To get started, you have many decisions to make, including your business model and exactly how to create a crowdfunding platform to suit that model. Yes, it is a website, but a complex one with many functions and elements. Here are the stages you are likely to pass through.

Define Your Purpose For Starting a Crowdfunding Website

Starting a Crowdfunding Website

Your purpose must be clear in your mind before you begin to think about building your own crowdfunding platform.

Indiegogo began strictly for the film industry, but, within a year, had scaled to accept campaigns from any creator, with 24 categories for funding. Kickstarter, for example, invites campaigners with virtually any funding need at all. It has 15 categories, but those cover almost any project a campaigner could think of. Most popular and successful projects tend to be in technology, games, and design.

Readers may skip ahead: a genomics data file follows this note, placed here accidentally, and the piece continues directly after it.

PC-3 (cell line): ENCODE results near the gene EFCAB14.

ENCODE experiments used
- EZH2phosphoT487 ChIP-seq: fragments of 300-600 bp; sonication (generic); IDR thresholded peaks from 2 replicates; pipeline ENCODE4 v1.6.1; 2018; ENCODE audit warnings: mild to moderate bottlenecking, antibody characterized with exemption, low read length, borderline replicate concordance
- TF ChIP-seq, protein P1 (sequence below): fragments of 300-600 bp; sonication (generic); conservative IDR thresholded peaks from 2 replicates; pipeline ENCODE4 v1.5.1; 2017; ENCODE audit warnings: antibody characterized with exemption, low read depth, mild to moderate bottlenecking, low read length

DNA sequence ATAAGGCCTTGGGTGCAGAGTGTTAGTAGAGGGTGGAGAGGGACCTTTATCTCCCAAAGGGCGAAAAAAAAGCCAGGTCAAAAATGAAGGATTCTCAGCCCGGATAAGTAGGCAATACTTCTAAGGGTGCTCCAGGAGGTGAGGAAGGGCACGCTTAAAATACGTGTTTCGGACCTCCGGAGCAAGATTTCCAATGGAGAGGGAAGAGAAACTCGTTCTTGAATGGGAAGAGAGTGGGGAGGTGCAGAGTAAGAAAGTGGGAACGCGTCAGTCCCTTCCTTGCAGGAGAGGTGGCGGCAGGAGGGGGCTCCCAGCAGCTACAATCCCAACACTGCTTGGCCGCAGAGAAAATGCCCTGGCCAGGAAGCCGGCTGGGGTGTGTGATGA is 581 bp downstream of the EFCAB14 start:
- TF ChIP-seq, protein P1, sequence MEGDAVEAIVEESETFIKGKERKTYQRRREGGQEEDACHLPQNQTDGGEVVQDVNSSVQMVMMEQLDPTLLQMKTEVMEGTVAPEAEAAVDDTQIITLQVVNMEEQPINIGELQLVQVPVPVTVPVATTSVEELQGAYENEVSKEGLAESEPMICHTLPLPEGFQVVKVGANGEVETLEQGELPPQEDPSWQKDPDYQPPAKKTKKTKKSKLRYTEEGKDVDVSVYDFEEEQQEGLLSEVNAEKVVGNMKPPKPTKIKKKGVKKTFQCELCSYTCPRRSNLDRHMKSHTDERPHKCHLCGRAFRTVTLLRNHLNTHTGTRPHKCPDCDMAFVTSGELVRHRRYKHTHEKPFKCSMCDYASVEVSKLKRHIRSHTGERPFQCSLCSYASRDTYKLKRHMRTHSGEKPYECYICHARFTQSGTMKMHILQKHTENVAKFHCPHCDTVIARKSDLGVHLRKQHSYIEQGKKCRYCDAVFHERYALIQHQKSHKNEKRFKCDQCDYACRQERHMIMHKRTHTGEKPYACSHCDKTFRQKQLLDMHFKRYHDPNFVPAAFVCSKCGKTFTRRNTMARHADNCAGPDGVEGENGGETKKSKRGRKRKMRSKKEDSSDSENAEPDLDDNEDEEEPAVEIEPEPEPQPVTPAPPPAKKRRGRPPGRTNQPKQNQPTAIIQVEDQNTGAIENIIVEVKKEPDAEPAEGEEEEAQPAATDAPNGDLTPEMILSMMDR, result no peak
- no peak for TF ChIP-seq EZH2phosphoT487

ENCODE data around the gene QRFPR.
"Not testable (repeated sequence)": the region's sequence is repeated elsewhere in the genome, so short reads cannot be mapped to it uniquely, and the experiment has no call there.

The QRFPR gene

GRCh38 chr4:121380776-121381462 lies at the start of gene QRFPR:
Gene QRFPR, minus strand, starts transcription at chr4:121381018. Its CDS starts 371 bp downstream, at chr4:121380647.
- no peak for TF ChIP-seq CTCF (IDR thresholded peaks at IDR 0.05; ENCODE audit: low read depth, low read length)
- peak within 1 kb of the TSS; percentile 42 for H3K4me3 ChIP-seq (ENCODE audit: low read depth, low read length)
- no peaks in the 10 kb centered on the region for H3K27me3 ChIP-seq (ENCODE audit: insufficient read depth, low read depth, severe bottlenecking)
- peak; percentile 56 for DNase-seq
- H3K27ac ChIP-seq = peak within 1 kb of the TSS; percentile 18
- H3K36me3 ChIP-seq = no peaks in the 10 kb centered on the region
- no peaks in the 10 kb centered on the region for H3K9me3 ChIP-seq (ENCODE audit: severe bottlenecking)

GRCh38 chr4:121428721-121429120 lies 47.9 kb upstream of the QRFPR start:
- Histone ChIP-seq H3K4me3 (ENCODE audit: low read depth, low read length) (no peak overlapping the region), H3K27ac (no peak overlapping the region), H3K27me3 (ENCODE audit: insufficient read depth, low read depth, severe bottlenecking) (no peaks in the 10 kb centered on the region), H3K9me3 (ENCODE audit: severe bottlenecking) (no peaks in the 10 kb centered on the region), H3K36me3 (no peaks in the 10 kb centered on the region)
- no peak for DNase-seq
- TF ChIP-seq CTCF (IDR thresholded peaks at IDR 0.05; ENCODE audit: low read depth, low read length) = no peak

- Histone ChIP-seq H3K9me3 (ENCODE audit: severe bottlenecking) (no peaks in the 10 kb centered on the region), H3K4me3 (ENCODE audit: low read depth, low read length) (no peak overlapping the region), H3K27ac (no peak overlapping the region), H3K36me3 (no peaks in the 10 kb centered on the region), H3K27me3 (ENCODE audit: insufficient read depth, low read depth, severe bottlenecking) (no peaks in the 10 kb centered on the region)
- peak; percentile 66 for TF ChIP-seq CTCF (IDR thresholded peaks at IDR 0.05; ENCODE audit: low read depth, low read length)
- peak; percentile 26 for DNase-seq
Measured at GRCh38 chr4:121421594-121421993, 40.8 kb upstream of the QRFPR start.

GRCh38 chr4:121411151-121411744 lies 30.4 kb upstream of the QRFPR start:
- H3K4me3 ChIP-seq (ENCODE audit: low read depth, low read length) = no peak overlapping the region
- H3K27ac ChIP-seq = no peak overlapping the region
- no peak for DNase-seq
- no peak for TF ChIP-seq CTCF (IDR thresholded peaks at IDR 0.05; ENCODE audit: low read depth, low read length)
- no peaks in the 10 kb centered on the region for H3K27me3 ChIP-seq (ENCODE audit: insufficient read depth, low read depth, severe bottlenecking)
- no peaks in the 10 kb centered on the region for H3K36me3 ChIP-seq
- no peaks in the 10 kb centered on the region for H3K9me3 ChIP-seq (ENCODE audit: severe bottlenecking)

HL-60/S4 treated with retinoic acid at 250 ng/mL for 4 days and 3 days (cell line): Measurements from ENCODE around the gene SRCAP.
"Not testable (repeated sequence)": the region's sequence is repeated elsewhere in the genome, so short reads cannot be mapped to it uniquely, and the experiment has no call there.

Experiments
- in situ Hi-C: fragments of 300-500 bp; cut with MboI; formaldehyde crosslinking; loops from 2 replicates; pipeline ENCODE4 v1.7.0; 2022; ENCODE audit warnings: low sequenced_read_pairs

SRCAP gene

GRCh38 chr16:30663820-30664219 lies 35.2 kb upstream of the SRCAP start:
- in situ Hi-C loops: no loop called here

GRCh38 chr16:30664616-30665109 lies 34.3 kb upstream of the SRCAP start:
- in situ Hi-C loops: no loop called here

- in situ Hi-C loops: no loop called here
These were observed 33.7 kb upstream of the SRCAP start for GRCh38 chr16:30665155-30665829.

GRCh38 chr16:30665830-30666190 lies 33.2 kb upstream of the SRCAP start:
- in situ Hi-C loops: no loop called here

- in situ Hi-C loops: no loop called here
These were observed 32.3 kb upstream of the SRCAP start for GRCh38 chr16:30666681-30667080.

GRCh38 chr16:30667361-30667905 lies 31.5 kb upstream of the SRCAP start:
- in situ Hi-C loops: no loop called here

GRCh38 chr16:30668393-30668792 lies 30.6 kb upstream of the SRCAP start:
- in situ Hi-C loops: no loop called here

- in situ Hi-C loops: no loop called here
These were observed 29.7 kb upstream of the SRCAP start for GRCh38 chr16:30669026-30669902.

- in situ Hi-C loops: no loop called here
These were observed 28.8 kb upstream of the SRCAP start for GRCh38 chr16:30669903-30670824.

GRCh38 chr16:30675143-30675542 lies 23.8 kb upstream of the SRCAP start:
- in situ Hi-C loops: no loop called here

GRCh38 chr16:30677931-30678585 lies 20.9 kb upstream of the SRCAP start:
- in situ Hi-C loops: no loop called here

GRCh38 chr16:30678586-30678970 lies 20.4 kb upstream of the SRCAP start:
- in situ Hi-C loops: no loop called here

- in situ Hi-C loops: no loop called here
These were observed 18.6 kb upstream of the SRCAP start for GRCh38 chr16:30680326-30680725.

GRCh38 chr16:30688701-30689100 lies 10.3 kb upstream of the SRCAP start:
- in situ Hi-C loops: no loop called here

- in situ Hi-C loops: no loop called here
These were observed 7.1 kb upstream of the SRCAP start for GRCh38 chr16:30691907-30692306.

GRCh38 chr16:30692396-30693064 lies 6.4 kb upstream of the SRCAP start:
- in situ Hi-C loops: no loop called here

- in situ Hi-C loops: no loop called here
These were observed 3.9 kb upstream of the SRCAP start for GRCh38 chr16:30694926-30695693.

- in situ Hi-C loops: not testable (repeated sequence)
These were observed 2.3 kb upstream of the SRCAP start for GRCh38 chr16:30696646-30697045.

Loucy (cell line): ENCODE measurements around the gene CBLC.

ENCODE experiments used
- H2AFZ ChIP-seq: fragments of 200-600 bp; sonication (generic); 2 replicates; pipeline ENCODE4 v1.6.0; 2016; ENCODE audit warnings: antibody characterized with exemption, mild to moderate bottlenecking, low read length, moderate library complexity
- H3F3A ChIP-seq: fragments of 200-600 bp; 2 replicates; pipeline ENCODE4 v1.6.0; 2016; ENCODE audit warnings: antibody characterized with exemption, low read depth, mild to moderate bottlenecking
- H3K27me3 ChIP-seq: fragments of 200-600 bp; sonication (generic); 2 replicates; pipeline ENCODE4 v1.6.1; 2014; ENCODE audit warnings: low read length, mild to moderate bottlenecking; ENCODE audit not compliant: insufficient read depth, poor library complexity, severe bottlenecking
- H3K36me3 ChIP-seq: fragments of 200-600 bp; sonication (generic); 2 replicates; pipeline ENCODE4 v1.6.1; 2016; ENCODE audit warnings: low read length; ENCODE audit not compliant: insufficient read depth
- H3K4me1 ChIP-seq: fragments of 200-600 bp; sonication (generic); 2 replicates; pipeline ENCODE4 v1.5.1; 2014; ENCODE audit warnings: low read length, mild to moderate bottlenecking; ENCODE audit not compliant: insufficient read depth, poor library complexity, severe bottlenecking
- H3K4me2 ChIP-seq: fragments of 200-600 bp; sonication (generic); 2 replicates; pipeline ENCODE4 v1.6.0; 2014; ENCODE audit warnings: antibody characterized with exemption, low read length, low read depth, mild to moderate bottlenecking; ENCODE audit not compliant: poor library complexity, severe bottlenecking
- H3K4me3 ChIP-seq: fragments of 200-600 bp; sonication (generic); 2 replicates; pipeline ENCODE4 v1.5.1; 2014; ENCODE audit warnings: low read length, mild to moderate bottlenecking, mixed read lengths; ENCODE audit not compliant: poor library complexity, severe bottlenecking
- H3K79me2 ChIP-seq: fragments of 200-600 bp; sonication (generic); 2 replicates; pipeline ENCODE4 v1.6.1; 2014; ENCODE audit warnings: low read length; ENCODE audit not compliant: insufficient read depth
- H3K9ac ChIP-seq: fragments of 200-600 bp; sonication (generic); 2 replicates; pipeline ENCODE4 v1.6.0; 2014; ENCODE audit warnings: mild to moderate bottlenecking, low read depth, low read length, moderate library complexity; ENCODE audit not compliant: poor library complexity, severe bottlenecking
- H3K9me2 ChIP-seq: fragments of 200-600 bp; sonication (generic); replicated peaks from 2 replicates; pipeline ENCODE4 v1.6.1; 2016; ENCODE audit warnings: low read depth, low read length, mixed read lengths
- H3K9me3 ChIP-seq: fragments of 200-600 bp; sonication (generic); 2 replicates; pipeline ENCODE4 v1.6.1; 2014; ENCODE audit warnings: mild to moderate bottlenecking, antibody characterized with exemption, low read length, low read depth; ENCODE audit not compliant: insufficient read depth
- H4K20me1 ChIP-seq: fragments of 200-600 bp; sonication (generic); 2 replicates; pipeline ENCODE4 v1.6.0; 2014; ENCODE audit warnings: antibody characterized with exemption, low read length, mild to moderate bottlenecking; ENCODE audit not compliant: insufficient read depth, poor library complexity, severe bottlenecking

There are also many variations of crowdfunding now. For instance, peer-to-peer (P2P) lending (or crowd-investing) is on the rise – small entrepreneurs pitch their ideas to small investors (sometimes as low as $25 each), who loan the money with an expected return with interest.

Patreon allows content creators and artists create reward plans for their supporters and receive monthly donations.

You may want to stick to a certain theme e.g. only educational-related projects or funding female-led businesses; supporting artists and online content creators or aspiring tech inventors.

The more creative you can get with your concept, the more attention you may receive after the launch.

Decide On Your Business Model

Business Model

To start a crowdfunding business, you must first determine which business model is the best for your purpose. There are three broad categories of crowdfunding models: